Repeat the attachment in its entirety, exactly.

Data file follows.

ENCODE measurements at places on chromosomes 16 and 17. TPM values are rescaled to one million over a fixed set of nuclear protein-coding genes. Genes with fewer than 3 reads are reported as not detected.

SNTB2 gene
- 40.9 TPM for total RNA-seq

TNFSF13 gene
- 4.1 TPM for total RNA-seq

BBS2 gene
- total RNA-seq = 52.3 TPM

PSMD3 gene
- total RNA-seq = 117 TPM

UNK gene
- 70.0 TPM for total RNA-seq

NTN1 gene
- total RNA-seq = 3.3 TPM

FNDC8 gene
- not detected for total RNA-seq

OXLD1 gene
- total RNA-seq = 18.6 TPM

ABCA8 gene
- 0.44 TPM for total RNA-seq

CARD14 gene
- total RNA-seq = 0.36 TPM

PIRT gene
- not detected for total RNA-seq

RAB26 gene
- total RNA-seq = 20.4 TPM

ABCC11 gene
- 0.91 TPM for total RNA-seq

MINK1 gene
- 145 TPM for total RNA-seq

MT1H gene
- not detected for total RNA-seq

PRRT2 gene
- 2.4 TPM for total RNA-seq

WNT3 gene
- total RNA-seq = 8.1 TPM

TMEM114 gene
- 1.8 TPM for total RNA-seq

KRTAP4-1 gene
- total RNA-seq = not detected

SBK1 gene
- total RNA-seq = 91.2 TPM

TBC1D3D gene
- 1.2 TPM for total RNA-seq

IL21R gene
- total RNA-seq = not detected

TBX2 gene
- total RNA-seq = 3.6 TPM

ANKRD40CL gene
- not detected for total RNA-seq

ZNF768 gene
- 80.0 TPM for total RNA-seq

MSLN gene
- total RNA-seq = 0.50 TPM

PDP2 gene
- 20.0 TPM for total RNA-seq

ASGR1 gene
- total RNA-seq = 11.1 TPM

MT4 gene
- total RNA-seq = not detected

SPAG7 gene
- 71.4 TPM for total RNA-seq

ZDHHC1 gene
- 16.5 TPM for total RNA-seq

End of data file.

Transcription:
ENCODE measurements at places on chromosomes 16 and 17. TPM values are rescaled to one million over a fixed set of nuclear protein-coding genes. Genes with fewer than 3 reads are reported as not detected.

SNTB2 gene
- 40.9 TPM for total RNA-seq

TNFSF13 gene
- 4.1 TPM for total RNA-seq

BBS2 gene
- total RNA-seq = 52.3 TPM

PSMD3 gene
- total RNA-seq = 117 TPM

UNK gene
- 70.0 TPM for total RNA-seq

NTN1 gene
- total RNA-seq = 3.3 TPM

FNDC8 gene
- not detected for total RNA-seq

OXLD1 gene
- total RNA-seq = 18.6 TPM

ABCA8 gene
- 0.44 TPM for total RNA-seq

CARD14 gene
- total RNA-seq = 0.36 TPM

PIRT gene
- not detected for total RNA-seq

RAB26 gene
- total RNA-seq = 20.4 TPM

ABCC11 gene
- 0.91 TPM for total RNA-seq

MINK1 gene
- 145 TPM for total RNA-seq

MT1H gene
- not detected for total RNA-seq

PRRT2 gene
- 2.4 TPM for total RNA-seq

WNT3 gene
- total RNA-seq = 8.1 TPM

TMEM114 gene
- 1.8 TPM for total RNA-seq

KRTAP4-1 gene
- total RNA-seq = not detected

SBK1 gene
- total RNA-seq = 91.2 TPM

TBC1D3D gene
- 1.2 TPM for total RNA-seq

IL21R gene
- total RNA-seq = not detected

TBX2 gene
- total RNA-seq = 3.6 TPM

ANKRD40CL gene
- not detected for total RNA-seq

ZNF768 gene
- 80.0 TPM for total RNA-seq

MSLN gene
- total RNA-seq = 0.50 TPM

PDP2 gene
- 20.0 TPM for total RNA-seq

ASGR1 gene
- total RNA-seq = 11.1 TPM

MT4 gene
- total RNA-seq = not detected

SPAG7 gene
- 71.4 TPM for total RNA-seq

ZDHHC1 gene
- 16.5 TPM for total RNA-seq